New Delhi: The Supreme Court was told that under the garb of "malafide" Presidential Reference, the Centre was "questioning the correctness" of its 2G spectrum case verdict that natural resources in all sectors should be allocated through auction.

The NGO, Centre for Public Interest Litigation (CPIL), said the apex court should refuse to answer the questions raised in the Reference which was "not maintainable" as the February 2 judgement for the 2G spectrum attained finality and the review filed against it was subsequently withdrawn by the government.

"Under the garb of the Presidential Reference, you (government) are seeking to question the correctness of the judgement and seeking to overrule the judgement which has reached its finality," senior advocate Soli Sorabjee, appearing for the NGO, told a five-judge Constitution Bench headed by Chief Justice S H Kapadia.

However, the bench clarified that it was not on the question of correctness of the judgement and repeatedly said it wanted to know whether it was entitled to entertain the Reference or not if there was any doubt over "interpretation" of law in the judgement.

"We have no doubt about the correctness of the verdict on the spectrum (2G) but if the judgement is extended to cover other natural resources don't you think there is a doubt over interpretation of law in the judgement and are we not entitled to go into the Presidential Reference?" said the Bench, also comprising justices D K Jain, J S Khehar, Dipak Mishra and Ranjan Gogai.

The bench also wanted to know if it was not entitled to answer to the President those aspects of natural resources which have not been dealt with in the judgement and could be allocated in future like pricing of oil and gas.

"If the President wants answer on some other natural resources which are not dealt with in the judgement, are we not entitled to answer them?" the bench asked. While the bench was putting posers, Sorabjee said the February 2 verdict covered all natural resources given for commercial exploitation.

The CPIL's submission questioning the maintainability of the Reference came after Attorney General G E Vahanvati, in his brief opening remarks, said "auction" cannot be the mode of allocation of all natural resources and 'public trust doctrine' has no application outside environment matters.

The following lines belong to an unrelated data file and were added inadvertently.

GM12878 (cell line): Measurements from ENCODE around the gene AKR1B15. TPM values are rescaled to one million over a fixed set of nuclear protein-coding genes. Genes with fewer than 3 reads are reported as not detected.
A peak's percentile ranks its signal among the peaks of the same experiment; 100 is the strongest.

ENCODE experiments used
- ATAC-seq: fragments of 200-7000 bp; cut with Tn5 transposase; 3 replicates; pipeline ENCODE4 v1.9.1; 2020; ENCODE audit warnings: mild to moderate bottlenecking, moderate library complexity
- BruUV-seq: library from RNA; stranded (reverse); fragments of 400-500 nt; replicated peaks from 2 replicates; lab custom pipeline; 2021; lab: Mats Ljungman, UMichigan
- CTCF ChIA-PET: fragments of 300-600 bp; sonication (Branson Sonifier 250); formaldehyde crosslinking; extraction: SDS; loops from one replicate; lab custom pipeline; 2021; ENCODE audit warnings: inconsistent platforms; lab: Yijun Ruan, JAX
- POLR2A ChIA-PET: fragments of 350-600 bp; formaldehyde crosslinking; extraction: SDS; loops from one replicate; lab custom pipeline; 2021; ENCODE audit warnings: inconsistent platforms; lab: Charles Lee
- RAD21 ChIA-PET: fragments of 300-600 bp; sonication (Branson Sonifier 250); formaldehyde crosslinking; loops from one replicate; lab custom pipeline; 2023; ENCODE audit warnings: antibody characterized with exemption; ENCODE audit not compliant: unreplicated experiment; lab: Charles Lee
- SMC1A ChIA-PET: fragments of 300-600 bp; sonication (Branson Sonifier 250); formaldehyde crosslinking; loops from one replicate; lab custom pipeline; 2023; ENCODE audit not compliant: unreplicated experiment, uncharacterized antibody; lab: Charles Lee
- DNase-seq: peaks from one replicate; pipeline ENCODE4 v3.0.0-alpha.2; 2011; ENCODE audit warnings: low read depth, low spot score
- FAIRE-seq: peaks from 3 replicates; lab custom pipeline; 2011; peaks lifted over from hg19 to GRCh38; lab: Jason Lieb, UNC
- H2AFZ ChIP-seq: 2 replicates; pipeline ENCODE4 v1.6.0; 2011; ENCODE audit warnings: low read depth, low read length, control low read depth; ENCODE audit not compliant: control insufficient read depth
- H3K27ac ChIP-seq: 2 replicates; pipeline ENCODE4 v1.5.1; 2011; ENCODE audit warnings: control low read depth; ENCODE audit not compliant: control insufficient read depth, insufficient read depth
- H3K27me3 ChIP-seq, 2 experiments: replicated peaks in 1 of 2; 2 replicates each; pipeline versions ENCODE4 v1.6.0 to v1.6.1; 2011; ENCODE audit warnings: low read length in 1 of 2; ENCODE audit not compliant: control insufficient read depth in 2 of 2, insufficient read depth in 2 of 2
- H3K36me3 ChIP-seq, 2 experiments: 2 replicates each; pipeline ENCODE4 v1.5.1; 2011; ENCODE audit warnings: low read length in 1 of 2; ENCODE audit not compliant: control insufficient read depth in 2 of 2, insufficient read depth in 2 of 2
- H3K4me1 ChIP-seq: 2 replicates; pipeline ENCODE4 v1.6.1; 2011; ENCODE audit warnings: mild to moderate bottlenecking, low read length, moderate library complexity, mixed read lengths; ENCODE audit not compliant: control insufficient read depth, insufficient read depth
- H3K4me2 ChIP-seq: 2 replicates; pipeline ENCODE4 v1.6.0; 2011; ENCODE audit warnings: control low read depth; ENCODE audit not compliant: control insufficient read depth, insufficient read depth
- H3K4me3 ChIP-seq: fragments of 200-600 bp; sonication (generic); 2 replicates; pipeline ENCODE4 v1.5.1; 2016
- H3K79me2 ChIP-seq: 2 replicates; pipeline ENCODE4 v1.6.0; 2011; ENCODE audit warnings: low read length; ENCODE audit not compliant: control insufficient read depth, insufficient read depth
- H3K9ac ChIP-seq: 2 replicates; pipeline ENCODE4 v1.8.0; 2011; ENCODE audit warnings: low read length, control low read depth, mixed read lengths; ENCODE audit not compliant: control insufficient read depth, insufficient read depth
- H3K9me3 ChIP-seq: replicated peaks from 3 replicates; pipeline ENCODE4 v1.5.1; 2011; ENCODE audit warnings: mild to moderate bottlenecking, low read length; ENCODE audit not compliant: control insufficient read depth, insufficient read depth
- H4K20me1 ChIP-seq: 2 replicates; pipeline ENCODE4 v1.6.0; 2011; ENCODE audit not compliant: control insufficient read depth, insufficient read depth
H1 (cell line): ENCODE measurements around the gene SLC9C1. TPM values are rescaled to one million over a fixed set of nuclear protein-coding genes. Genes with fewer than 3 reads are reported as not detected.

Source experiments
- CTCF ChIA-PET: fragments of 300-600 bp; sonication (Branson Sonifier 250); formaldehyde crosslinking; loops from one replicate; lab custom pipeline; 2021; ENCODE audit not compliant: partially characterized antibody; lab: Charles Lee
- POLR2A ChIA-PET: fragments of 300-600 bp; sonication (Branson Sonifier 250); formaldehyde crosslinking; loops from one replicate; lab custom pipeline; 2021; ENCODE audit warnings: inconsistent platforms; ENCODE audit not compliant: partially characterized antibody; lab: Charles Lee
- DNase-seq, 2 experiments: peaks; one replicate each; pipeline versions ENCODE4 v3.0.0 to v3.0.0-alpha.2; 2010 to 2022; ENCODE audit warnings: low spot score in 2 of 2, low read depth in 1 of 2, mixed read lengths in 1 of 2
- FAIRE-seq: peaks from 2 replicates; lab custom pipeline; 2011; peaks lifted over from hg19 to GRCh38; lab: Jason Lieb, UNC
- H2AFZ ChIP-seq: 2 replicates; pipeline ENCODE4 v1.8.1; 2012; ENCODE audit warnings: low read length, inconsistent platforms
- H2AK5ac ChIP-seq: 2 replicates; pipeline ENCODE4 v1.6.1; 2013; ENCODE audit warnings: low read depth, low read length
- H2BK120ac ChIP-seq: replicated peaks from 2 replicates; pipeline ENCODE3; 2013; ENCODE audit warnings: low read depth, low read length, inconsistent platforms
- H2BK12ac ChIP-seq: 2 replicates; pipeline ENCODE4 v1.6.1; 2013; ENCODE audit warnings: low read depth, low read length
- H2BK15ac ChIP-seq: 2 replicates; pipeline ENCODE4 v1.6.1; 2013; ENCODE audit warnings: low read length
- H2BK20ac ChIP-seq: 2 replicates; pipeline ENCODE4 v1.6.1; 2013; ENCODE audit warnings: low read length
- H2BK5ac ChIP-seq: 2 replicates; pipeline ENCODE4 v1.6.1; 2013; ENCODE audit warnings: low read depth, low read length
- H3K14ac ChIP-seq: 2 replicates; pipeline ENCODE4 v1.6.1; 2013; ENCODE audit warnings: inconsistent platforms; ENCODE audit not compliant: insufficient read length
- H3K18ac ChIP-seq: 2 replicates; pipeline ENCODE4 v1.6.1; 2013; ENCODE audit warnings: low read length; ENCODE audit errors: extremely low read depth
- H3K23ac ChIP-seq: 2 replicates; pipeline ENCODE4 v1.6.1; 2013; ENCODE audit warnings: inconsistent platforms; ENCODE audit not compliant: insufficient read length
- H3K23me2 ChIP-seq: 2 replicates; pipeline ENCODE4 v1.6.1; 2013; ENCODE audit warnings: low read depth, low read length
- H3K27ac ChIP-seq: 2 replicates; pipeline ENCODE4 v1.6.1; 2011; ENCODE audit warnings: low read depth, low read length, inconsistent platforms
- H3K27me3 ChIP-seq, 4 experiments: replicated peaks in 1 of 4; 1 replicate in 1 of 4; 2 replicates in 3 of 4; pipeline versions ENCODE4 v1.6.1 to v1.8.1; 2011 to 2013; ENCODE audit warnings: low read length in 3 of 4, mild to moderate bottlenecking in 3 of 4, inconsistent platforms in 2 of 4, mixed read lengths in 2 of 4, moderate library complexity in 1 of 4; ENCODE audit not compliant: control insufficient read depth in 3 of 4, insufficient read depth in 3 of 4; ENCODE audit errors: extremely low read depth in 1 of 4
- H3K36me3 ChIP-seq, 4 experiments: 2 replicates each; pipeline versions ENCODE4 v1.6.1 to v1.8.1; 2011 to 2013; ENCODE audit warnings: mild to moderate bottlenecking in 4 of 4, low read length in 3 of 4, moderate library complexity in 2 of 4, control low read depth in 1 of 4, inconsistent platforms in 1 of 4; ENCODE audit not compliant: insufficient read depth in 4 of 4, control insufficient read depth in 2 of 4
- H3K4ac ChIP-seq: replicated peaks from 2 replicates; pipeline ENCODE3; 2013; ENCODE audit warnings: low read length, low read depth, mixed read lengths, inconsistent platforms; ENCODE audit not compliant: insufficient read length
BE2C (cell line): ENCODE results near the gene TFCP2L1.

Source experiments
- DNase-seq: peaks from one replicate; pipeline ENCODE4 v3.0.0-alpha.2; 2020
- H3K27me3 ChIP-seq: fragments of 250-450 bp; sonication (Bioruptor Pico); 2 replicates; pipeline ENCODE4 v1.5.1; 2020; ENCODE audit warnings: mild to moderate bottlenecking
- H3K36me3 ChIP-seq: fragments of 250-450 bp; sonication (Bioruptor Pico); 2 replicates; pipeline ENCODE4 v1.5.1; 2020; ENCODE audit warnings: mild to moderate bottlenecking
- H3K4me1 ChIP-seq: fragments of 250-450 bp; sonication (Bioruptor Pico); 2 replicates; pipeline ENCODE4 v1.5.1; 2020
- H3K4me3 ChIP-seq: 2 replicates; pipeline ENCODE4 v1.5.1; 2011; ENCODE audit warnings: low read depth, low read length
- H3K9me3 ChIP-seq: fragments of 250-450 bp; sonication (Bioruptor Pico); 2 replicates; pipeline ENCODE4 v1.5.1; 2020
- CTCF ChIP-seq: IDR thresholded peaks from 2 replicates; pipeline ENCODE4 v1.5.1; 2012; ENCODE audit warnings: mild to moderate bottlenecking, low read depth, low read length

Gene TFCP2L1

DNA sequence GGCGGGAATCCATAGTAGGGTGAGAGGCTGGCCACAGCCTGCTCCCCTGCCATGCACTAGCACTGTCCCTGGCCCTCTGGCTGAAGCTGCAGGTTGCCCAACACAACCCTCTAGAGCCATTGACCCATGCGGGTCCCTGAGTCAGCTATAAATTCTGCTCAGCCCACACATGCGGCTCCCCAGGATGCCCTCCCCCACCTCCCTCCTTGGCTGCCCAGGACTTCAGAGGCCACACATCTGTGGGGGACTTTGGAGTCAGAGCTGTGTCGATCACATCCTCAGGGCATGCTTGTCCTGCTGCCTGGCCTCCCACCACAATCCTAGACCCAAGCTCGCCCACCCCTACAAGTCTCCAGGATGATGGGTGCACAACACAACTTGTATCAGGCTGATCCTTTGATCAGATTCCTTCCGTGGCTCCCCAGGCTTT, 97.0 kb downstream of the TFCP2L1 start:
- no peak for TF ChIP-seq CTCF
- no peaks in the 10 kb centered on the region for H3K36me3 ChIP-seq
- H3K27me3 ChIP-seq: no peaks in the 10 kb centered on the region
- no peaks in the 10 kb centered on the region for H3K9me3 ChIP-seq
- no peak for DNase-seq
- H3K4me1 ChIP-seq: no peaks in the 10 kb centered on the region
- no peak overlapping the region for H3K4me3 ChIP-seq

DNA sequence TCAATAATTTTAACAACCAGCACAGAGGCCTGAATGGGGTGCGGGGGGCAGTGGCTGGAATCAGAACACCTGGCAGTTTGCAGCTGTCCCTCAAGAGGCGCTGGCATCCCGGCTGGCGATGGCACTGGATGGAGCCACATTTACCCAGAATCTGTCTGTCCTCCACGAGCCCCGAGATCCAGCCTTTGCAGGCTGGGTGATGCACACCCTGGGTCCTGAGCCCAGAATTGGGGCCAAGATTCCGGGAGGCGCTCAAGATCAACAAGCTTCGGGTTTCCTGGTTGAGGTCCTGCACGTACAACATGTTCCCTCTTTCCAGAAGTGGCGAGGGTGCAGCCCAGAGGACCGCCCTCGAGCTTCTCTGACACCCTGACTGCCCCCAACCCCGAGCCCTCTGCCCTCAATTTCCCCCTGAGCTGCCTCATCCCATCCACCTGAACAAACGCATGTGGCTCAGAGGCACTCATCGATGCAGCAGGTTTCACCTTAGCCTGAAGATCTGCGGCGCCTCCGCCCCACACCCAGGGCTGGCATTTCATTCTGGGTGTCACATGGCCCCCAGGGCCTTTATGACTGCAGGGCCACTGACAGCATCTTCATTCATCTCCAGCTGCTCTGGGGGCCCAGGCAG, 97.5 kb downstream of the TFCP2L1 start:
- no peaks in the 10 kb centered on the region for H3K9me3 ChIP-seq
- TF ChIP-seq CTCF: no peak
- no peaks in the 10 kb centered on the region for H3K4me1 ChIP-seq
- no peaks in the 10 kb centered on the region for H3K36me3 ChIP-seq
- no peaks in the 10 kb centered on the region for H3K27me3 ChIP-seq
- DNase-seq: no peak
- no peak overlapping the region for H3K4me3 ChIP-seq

The AG said the verdict could hit the local interest and gave example of natural resources like fish by saying that if fishing (in Kerala) would be allowed through the policy of auctioning, the local population would suffer.

Advocate Prashant Bhushan, who also argued on behalf of the CPIL, said the Centre has moved a "malafide Reference" and the court should return it without answering it.

Sorabjee commenced the arguments against the Presidential Reference by saying that "the present Reference in effect and substance seeks to question the correctness of the February 2 judgement, which is entirely impermissible under Article 143 of the Constitution.

"Doubts about the correctness of a judgment of this court which has attained finality cannot be the subject matter of a Reference under Article 143. Such a Reference would be plainly ultravires Article 143 and is not maintainable. This court under Article 143 is not invested with appellate or review jurisdiction in respect of a judgment which has attained finality," he said.

He submitted that in no Presidential Reference under Article 143 made hitherto have answers been sought to questions which according to the Reference itself have been authoritatively answered by the Supreme Court "in a catena of decisions".

"If the law is authoritatively settled by this court as stated in Government of India's submissions ex-hypothesis, no question of any doubt could arise which would warrant a Reference under Article 143. The present Reference in effect and substance seeks to question the correctness of this Court's judgement, which is entirely impermissible," he said.

The senior advocate said constitutional short-cuts are not permissible and entertaining the present Reference would set an "unhealthy precedent" and be clearly contrary to the judgment of this court in the Cauvery Water Disputes Tribunal.

Further, he said, the apex court cannot be treated as a Government of India's counsel to whom a case for opinion is sent and answers are sought to the queries raised in the case for opinion in the light of the proposed answers.

The Reference covers various issues arising out of the Apex Court's 2G spectrum case verdict including whether auctioning of natural resources across all sectors is mandatory and whether the verdict in the 2G case can be given retrospective effect for radio waves granted since 1994.

The court had on May 11 issued notices and sought responses also from state governments and FICCI and CII on behalf of the private industries along with those of the NGO, Centre for Public Interest Litigation (CPIL) and Janata Party President Subramanian Swamy.

It was on the petitions by CPIL and Swamy that a bench of justices G S Singhvi and A K Ganguly (since retired) had delivered its February 2 verdict which cancelled 122 telecom licences holding that the first-come-first-served policy was illegal and unconstitutional.


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